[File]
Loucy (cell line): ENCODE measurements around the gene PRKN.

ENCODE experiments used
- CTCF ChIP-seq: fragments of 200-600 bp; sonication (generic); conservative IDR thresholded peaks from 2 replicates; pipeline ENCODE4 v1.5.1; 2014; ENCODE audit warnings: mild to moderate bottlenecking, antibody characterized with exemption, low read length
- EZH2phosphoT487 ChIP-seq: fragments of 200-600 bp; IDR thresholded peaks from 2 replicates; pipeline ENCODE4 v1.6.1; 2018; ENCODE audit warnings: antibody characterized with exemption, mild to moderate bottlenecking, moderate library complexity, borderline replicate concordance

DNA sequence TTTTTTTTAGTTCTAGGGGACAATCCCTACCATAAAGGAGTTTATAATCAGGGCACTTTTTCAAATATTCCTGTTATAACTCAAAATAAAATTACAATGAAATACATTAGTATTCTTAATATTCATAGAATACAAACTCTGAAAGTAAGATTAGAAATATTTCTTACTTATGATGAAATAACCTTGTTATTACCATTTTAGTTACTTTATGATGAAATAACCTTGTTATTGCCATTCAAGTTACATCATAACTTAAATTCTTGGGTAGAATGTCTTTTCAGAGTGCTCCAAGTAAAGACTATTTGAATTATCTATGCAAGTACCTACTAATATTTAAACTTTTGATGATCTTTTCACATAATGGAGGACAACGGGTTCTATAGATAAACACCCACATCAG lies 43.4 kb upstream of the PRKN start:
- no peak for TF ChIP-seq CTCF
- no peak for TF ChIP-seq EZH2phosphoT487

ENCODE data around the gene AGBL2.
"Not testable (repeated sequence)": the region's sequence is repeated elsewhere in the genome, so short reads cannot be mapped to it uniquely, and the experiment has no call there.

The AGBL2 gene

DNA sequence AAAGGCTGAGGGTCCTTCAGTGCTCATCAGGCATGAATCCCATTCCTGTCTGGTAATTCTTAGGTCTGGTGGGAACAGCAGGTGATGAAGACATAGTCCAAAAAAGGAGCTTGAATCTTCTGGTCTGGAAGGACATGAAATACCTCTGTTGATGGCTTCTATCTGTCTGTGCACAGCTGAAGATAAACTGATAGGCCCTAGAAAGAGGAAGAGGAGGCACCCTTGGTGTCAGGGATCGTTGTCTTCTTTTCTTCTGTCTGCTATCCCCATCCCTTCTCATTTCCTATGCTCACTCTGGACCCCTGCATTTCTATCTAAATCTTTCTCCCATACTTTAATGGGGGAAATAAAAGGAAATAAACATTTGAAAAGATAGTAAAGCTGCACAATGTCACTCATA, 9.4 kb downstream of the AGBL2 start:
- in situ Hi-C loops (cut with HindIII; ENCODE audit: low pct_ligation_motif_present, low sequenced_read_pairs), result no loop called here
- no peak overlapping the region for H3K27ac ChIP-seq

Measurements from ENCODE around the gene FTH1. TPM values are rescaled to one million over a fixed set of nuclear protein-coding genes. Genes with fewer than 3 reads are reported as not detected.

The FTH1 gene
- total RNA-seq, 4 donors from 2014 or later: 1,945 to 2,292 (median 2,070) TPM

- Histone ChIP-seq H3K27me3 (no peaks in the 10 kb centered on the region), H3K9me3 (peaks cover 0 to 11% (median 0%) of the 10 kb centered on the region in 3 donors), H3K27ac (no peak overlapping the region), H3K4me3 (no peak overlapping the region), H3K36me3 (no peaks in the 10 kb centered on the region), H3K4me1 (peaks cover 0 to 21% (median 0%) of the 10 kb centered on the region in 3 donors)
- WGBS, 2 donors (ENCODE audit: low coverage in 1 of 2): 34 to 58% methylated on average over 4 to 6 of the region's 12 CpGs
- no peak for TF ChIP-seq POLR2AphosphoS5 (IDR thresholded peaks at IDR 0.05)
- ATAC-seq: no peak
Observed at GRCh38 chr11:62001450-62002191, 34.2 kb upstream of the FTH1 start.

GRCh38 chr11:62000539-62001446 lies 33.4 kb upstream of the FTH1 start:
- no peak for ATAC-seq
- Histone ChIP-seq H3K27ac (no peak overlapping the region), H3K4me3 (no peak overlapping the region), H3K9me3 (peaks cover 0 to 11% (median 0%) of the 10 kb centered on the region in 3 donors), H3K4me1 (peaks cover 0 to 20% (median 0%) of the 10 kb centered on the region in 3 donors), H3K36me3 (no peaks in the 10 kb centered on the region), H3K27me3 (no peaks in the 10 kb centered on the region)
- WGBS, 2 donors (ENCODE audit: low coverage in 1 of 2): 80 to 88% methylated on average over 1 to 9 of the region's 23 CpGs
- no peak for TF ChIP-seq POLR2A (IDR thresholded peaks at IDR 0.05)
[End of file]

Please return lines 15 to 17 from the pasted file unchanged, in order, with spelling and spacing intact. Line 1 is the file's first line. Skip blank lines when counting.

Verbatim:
The FTH1 gene
- total RNA-seq, 4 donors from 2014 or later: 1,945 to 2,292 (median 2,070) TPM

- Histone ChIP-seq H3K27me3 (no peaks in the 10 kb centered on the region), H3K9me3 (peaks cover 0 to 11% (median 0%) of the 10 kb centered on the region in 3 donors), H3K27ac (no peak overlapping the region), H3K4me3 (no peak overlapping the region), H3K36me3 (no peaks in the 10 kb centered on the region), H3K4me1 (peaks cover 0 to 21% (median 0%) of the 10 kb centered on the region in 3 donors)